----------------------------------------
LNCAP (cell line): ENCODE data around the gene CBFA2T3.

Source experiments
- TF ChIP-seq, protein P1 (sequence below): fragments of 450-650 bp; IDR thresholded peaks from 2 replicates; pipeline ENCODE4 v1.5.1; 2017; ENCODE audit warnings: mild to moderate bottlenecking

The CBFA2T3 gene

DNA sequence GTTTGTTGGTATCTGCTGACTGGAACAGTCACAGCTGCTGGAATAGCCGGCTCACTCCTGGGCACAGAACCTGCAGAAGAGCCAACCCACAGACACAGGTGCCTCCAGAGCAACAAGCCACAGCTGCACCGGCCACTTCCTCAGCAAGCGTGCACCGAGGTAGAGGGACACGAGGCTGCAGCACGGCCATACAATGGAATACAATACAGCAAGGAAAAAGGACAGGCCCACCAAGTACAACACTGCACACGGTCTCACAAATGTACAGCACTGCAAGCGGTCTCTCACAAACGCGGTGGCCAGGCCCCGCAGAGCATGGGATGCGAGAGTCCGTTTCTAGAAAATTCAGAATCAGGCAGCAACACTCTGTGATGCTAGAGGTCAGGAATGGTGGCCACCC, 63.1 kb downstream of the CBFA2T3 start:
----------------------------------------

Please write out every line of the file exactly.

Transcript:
LNCAP (cell line): ENCODE data around the gene CBFA2T3.

Source experiments
- TF ChIP-seq, protein P1 (sequence below): fragments of 450-650 bp; IDR thresholded peaks from 2 replicates; pipeline ENCODE4 v1.5.1; 2017; ENCODE audit warnings: mild to moderate bottlenecking

The CBFA2T3 gene

DNA sequence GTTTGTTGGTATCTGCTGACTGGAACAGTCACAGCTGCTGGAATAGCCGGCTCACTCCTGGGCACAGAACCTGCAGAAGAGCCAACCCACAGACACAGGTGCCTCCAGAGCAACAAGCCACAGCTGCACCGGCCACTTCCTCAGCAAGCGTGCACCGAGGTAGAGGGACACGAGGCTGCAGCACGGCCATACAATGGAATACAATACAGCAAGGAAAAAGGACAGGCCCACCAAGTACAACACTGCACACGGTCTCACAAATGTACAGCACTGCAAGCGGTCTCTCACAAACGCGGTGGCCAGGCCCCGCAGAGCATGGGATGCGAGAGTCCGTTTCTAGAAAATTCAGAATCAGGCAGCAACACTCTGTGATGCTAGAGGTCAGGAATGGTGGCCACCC, 63.1 kb downstream of the CBFA2T3 start: